During Prime Minister Gordon Brown’s recent visit to Basra, it became clear that the British government would consider handing Basra over to Iraqi control as early as November this year. In justifying the move, British officials have emphasized the increased capability of Iraqi security forces. Statistics by Iraqi authorities of an alleged “70 percent reduction” in crime in Basra over a two-month period have also been quoted.
Even if these assertions were true, they would do nothing to remedy a more fundamental problem in the British plan to hand over power in Basra so soon: the decision appears to disregard local political developments by focusing only on the Iraqi army and performance-related criteria. While British military experts may have assessed the capabilities of Iraqi army units stationed in Basra, the handover decision does not seem to give due weight to the complicated ongoing political struggle in Basra, in which these units will soon play a critical role.
Competing Iraqi factions are currently fighting an intense behind-the-scenes battle for Basra. The main reason is oil: Basra has more of it than any other place in Iraq. In fact, more than 80 percent of the oil in the Shiite areas of Iraq is concentrated at the head of the Gulf, near Basra. This is why competing Shiite parties have a strong desire to control Basra, and why it is so significant that Basra remains outside the sphere of the Islamic Supreme Council of Iraq (ISCI), the party that wishes to create a single federal region south of Baghdad. Basra would be the crowning jewel of ISCI’s projected Shiite super-state, but right now forces with competing visions of the Iraqi state prevail locally—some prefer federal units on a smaller scale (one to three governorates), others remain staunchly Iraqi nationalist.
Britain is proposing to leave Basra while two key processes in this battle are still unfolding. The first is the struggle over the governorship. Since 2005, the Fadila party, which prefers to see Basra as a small-scale federal entity of its own, has held on to the governor position. In murky circumstances a vote of no confidence in the governor was passed last spring, but Fadila remains in office because the legality of the decision has been questioned. The second development is the federalisation process in Iraq south of Kurdistan, due to begin in April 2008. That is when Iraqis can start making initiatives to convert existing governorates into federal regions, and if more than one federal project is launched, there will be pre-referendum polls to decide which scheme the population will vote on. Undoubtedly, the competing local factions will fight particularly hard to control the governorate during this critical period of transition, but if power has already been handed over to the Iraqis, Britain will have much less opportunity to intervene.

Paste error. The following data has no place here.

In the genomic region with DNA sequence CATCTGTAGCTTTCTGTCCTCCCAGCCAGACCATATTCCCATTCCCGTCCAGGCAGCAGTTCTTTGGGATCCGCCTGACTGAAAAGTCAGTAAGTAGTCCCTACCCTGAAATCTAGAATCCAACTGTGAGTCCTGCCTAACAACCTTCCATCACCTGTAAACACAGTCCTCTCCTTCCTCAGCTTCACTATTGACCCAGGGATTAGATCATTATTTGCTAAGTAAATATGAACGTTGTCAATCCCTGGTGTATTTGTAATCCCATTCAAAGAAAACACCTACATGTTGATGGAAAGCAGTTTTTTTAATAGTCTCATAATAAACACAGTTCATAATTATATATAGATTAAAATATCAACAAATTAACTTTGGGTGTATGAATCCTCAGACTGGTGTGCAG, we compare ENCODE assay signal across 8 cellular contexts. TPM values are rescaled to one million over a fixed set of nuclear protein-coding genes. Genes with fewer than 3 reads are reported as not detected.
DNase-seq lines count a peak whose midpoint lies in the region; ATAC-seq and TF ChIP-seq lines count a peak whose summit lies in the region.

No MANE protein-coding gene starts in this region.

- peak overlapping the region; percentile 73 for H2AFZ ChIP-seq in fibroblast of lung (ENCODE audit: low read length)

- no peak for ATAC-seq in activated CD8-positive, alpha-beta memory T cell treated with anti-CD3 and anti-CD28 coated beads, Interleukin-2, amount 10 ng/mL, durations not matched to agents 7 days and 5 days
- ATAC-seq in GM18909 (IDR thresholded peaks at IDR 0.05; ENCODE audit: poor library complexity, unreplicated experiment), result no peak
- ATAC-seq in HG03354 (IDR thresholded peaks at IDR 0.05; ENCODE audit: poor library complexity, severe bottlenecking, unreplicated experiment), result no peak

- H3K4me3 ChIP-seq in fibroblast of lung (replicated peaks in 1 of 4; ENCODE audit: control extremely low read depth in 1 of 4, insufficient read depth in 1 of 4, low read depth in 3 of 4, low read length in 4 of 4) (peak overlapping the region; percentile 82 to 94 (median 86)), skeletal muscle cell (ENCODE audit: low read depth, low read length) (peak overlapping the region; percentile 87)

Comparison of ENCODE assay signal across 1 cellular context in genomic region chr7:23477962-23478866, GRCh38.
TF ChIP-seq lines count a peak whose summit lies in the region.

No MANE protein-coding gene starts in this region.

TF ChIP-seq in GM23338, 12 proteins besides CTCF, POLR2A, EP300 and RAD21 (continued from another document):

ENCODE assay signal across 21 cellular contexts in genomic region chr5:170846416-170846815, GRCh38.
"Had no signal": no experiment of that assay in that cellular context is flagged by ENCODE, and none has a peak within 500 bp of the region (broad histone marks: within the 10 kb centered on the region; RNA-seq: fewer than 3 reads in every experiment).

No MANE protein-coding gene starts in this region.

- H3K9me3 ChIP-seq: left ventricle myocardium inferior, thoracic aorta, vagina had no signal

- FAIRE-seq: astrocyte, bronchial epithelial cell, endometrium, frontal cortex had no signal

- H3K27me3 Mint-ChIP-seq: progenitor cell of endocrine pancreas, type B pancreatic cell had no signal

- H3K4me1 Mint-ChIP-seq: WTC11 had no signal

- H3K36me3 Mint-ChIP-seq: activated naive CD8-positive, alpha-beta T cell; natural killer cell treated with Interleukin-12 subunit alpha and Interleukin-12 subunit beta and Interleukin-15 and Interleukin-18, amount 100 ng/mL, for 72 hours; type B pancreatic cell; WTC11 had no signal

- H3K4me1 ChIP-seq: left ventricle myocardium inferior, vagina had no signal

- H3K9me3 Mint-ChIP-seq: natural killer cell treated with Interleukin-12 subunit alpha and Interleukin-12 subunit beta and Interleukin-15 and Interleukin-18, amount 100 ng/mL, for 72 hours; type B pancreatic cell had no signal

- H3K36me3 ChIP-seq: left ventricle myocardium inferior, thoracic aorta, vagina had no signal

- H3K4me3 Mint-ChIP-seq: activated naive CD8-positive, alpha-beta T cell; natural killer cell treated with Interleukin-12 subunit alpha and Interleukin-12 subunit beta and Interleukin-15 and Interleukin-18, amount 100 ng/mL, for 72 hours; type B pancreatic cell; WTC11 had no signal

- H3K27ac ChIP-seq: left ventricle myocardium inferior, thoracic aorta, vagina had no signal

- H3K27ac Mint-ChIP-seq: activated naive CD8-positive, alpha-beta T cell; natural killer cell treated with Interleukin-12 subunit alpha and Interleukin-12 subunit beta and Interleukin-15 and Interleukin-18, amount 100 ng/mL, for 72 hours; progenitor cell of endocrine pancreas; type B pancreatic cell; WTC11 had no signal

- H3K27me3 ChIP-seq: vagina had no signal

The British attitude to this question has always been to stand back from the local struggle and refrain from blatantly choosing sides. Contrast this with the US-controlled Shiite areas, where Washington has clearly allied itself with one particular Shiite faction—ISCI. A more varied political landscape has been allowed to develop in the British areas, with Fadila in power in Basra and Sadrists controlling the Amara governorship. The Iraqi army to which Britain now proposes to cede power, however, is not necessarily seen as a neutral player. The Fadila party in particular has complained loudly that elements of the leading security and military establishment in Basra represent their enemies in ISCI, rather than a neutral governmental force. To the large majority of Basra citizens who enjoy no militia protection at all, this means that more dangerous times lie ahead.
Even if the idea of a gradual withdrawal of British forces from Iraq is a sound one, the specific timing that is now being considered seems unwise and strikingly detached from the local political process. The immense size of the energy resources involved makes Basra an extraordinary case, in which the prospect of internal violence between competing Shiite factions is unparalleled. A more prudent course of action would be to delay the British withdrawal until after the issue of governorship has been solved and the first initiatives for federal regions have been presented.
Reidar Visser is a research fellow at the Norwegian Institute of International Affairs and editor of the Iraq website Historiae. His latest books are Basra, the Failed Gulf State: Separatism and Nationalism in Southern Iraq and, with Gareth Stansfield, An Iraq of Its Regions: Cornerstones of a Federal Democracy?
Related Materials from the Atlantic Community
- European Expert Survey: Premature US Withdrawal Could Threaten Europe
- European Expert Survey: Europe Should Help Iraq, But Not Follow US Lead
- European Expert Survey: Europeans Want American to Stay in Iraq
- Jan-Friedrich Kallmorgen on General Petraeus’s Iraq: Before=After